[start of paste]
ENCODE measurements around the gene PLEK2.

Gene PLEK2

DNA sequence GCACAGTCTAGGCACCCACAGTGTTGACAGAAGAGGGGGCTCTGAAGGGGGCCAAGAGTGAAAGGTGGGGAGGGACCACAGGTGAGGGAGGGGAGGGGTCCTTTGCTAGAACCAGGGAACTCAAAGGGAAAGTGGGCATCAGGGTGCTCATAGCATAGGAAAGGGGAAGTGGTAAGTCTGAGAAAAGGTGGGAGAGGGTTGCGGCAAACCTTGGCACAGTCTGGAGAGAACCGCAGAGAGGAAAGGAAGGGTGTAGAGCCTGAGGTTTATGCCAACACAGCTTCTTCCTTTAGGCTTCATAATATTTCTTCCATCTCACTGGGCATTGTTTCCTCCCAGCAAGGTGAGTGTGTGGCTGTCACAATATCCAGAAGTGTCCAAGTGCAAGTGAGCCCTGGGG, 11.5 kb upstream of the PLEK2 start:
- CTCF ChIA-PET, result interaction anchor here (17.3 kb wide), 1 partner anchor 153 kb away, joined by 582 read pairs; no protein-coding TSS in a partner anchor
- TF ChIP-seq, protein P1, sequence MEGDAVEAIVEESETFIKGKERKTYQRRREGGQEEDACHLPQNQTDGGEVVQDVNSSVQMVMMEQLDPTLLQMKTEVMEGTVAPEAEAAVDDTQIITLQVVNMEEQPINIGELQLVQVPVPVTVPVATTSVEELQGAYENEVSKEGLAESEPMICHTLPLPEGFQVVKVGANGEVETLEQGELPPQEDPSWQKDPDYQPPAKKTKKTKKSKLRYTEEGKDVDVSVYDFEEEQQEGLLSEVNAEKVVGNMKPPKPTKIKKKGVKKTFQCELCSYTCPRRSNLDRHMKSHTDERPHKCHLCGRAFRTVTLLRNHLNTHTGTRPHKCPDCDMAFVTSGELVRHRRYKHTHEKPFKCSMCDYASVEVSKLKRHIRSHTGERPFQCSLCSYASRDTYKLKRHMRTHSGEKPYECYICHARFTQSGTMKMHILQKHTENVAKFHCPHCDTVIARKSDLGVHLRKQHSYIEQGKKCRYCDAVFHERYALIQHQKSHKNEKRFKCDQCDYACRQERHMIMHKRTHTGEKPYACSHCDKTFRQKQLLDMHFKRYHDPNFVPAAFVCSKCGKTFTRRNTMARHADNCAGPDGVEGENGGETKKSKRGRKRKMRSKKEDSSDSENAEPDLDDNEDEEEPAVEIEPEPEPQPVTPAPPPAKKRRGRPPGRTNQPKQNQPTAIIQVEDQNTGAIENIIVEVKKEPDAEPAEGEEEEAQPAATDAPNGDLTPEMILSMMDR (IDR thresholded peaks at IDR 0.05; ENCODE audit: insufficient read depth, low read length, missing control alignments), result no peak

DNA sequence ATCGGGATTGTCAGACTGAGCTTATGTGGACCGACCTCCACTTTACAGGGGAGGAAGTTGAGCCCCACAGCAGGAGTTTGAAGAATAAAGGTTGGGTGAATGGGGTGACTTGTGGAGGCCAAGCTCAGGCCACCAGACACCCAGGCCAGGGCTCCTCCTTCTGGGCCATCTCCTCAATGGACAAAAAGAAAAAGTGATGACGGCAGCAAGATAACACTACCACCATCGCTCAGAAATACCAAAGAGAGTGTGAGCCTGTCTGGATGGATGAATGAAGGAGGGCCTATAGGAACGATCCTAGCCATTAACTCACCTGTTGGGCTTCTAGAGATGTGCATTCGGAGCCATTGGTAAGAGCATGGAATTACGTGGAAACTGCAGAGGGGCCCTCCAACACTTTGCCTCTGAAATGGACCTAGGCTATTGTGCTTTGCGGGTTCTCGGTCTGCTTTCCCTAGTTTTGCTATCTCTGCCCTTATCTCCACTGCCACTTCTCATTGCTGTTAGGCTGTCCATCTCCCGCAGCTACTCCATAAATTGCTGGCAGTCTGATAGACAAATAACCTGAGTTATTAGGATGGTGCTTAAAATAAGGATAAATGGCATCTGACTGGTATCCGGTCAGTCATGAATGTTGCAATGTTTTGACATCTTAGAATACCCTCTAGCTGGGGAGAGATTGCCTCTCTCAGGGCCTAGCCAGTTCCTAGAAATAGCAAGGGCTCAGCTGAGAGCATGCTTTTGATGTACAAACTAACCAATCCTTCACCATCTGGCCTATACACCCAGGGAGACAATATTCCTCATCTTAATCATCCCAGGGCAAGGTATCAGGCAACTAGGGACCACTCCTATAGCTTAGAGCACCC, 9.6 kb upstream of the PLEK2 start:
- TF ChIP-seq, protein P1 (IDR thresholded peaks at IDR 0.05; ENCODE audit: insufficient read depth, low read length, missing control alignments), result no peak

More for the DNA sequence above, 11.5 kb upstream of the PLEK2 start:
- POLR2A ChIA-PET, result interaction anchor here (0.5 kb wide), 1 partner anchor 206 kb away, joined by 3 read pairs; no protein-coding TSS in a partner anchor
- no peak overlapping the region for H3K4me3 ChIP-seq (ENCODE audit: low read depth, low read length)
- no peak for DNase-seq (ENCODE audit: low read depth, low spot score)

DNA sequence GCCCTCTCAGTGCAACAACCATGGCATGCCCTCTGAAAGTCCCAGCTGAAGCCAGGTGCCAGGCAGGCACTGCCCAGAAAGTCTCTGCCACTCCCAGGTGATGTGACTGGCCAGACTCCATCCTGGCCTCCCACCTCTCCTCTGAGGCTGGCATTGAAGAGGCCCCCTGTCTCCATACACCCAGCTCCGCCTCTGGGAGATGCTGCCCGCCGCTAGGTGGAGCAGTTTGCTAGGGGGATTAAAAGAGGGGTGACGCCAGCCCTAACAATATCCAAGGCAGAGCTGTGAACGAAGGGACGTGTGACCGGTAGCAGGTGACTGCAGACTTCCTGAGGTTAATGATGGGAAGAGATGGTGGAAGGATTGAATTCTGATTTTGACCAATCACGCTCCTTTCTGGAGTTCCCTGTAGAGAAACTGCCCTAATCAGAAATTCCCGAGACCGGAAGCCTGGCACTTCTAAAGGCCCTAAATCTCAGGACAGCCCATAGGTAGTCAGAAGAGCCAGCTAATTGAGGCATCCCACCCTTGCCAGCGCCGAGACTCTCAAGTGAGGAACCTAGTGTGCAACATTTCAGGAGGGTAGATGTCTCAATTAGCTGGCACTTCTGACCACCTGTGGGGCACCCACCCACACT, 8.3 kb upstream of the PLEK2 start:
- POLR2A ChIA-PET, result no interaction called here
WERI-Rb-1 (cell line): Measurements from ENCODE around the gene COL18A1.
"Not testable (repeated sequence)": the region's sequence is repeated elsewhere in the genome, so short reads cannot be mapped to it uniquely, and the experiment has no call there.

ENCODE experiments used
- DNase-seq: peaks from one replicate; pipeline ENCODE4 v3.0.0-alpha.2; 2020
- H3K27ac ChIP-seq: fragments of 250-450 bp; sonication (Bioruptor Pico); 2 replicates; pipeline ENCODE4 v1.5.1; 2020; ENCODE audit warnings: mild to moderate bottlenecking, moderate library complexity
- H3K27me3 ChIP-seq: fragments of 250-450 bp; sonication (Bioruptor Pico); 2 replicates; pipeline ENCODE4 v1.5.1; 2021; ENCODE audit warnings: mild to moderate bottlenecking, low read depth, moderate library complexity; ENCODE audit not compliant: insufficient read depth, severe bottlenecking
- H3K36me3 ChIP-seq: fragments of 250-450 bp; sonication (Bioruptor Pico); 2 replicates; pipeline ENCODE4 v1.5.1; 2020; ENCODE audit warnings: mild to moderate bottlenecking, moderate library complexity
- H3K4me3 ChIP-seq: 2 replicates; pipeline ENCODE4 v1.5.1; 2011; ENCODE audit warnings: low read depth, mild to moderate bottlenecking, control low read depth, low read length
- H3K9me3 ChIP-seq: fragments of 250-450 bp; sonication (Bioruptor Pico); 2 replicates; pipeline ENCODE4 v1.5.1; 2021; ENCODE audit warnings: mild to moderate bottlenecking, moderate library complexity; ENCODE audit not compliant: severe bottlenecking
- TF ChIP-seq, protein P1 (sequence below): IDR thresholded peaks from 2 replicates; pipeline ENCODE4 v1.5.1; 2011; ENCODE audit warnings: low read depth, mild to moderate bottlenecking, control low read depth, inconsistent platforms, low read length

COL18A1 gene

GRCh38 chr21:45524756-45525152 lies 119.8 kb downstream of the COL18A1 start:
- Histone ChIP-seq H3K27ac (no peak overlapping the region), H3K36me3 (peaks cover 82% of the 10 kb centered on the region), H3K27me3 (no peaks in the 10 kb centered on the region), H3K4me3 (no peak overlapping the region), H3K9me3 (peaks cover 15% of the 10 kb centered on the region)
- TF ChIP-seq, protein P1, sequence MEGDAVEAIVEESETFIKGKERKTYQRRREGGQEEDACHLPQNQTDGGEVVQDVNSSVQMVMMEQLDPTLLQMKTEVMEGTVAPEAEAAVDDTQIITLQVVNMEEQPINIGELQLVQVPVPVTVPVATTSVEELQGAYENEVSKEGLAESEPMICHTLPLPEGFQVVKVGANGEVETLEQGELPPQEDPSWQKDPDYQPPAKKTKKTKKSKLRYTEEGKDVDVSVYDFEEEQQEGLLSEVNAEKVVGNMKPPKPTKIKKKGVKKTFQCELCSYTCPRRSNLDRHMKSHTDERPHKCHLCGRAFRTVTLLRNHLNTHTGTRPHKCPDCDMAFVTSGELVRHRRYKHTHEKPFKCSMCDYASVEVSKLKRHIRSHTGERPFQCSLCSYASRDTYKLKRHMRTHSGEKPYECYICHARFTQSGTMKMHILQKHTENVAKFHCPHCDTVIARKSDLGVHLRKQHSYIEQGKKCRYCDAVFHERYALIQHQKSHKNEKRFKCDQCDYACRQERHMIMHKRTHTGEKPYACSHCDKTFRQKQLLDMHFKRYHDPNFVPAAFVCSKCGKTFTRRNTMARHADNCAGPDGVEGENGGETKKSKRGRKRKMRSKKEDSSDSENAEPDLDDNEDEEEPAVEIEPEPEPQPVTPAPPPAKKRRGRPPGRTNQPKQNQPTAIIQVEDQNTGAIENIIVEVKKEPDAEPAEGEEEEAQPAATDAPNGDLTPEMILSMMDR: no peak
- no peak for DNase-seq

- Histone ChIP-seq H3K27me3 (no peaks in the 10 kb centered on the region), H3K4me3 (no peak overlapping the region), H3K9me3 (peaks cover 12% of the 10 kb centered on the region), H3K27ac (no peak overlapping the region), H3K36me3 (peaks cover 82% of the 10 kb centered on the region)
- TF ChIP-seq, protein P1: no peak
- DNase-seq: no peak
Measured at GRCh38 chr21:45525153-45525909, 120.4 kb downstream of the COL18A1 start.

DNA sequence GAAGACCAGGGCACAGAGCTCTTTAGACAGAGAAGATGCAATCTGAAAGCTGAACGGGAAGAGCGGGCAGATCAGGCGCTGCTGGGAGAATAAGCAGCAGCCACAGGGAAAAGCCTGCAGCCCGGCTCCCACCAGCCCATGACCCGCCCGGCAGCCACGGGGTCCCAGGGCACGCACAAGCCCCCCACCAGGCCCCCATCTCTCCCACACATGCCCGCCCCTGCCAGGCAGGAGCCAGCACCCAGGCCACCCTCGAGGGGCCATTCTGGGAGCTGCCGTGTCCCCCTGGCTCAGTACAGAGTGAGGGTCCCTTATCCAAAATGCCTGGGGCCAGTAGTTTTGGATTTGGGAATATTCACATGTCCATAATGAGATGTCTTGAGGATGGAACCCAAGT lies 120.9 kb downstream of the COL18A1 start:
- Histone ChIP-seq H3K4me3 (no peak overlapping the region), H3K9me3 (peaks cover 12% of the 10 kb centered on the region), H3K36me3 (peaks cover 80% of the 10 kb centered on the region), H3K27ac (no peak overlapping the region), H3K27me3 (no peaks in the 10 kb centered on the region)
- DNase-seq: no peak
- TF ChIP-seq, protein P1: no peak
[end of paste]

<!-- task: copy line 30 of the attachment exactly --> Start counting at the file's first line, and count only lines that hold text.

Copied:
- TF ChIP-seq, protein P1: no peak